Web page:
Another nugget of the great man’s wisdom (and let me just point out here – I adore the man. I have a tattoo of part of his signature on my arm, so I’m just having some fun with being smart in hindsight) is his vision of the future of gaming. ‘I would like to come up with a new type of game that doesn’t require you to sit in front of the television set,’ he begins, assumedly deciding that the Game Boy somehow counts as being in front of a television. ‘In comic books, I can use different layouts on every page. If I could use a similar technique for making new types of videogames, it could lead to some very exciting projects’.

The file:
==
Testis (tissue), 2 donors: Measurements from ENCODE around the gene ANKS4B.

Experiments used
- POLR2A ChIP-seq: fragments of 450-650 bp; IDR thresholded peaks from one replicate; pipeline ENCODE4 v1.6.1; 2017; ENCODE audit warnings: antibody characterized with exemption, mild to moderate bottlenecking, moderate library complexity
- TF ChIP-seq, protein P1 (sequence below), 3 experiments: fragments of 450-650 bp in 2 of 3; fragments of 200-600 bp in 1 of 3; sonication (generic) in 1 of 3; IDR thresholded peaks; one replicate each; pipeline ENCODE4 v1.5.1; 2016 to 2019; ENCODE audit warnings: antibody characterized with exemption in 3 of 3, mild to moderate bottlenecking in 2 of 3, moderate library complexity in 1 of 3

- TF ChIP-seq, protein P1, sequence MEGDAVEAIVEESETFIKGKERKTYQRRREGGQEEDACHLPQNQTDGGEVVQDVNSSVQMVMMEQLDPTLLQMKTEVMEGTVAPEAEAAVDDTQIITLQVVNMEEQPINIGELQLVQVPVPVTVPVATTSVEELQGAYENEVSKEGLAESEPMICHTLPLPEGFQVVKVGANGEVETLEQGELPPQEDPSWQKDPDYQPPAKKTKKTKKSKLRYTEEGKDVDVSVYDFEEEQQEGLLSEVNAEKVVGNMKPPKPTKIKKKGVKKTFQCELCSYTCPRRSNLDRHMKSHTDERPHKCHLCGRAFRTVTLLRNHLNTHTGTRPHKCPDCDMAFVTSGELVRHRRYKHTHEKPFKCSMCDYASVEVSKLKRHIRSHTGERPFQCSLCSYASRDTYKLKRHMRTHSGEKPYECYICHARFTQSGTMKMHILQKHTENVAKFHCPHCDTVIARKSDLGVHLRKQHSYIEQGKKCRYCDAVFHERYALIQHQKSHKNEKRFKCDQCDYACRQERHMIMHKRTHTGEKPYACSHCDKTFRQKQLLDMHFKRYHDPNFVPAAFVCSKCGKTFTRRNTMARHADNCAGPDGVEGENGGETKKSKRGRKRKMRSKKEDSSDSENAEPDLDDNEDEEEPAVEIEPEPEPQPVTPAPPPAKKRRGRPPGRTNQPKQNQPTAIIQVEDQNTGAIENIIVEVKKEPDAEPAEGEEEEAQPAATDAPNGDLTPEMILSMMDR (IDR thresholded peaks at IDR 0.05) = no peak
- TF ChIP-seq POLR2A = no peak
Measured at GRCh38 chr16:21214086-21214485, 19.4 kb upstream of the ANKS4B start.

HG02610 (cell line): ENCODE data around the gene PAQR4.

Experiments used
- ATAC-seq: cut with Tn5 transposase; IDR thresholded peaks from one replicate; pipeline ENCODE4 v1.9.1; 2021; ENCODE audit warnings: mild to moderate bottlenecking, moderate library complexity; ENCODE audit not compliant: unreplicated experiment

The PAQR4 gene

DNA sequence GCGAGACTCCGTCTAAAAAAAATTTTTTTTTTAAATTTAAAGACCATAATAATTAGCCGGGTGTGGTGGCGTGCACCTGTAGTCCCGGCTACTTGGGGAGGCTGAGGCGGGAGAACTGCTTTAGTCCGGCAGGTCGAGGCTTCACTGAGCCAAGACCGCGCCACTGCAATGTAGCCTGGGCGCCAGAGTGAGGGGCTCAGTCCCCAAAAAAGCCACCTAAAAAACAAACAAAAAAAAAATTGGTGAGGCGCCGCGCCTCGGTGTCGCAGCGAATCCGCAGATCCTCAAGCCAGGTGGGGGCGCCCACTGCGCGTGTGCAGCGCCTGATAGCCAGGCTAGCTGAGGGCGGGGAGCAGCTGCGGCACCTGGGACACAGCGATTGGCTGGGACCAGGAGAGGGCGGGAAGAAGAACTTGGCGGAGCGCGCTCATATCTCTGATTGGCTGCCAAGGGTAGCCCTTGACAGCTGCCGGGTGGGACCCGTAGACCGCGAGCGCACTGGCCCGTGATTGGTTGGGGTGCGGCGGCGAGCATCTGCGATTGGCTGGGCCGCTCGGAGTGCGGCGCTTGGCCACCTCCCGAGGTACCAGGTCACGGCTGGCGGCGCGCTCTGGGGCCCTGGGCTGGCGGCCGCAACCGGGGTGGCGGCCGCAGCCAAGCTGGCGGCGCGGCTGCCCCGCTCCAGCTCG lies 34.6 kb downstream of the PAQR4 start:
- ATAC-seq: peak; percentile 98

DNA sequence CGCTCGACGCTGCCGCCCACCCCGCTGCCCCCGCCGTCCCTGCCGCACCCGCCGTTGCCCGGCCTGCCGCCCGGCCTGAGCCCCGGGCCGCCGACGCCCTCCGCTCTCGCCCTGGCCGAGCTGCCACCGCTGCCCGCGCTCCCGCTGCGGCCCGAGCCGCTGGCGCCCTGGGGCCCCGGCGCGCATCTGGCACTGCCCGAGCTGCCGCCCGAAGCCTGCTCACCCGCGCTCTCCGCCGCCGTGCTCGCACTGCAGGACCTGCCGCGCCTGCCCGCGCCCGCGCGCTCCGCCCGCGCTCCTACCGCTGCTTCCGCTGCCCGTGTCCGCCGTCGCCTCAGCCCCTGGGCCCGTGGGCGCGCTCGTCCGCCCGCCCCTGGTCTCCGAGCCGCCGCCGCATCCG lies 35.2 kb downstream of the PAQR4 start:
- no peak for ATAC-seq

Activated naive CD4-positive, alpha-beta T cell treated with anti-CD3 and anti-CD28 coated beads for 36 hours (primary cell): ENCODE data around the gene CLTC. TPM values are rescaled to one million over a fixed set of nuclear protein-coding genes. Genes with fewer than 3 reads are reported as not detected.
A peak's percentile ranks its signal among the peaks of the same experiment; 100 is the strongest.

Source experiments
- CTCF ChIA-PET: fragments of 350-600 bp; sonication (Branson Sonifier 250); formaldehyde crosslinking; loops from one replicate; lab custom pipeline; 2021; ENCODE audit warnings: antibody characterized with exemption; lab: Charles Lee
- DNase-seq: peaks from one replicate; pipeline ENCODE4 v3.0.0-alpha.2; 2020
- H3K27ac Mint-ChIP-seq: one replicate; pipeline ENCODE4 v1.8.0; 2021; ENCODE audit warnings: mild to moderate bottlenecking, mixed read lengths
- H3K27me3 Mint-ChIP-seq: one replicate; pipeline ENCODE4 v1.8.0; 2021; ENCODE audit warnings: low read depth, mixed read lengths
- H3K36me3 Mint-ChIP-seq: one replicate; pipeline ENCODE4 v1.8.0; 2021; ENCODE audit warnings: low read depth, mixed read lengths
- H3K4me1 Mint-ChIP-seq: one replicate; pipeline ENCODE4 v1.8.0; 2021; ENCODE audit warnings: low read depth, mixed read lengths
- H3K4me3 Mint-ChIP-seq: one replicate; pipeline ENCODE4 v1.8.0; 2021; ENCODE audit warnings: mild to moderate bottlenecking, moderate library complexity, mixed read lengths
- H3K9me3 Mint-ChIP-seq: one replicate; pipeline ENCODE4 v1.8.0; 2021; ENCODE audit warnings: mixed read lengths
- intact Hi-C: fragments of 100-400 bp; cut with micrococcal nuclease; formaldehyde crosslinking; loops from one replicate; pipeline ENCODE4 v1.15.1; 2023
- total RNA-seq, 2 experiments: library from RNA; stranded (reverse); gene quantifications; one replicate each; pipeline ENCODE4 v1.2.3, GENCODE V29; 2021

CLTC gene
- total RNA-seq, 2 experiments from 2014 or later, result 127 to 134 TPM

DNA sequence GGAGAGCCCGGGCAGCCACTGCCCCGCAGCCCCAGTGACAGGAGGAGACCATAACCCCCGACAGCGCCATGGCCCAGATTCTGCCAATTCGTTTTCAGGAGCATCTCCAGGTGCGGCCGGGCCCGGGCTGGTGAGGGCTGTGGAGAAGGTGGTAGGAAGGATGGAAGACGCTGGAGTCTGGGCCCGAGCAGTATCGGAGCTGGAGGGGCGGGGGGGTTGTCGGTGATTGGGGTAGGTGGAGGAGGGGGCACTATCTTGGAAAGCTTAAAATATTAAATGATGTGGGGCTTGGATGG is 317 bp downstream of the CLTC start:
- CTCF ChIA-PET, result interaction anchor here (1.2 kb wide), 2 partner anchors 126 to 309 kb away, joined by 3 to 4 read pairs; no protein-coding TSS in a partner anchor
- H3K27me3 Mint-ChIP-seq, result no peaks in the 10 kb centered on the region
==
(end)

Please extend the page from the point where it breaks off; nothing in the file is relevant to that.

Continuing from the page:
The comic book reference is a strange one. Couldn’t you say games like Super Mario 3D World have a ‘different layout’ on every level? The same could be said of Mario Galaxy too, so perhaps he’s done that already. The getting away from the TV idea has arguably cropped up now and again, to an extent, with Labo and Mario Kart Live: Home Circuit, but those both arrived over 20 years after this quote, so unless I’m missing something, he needs to keep trying? If I’ve forgotten anything, let me know in the comments, and I’ll see you next time in July 1997.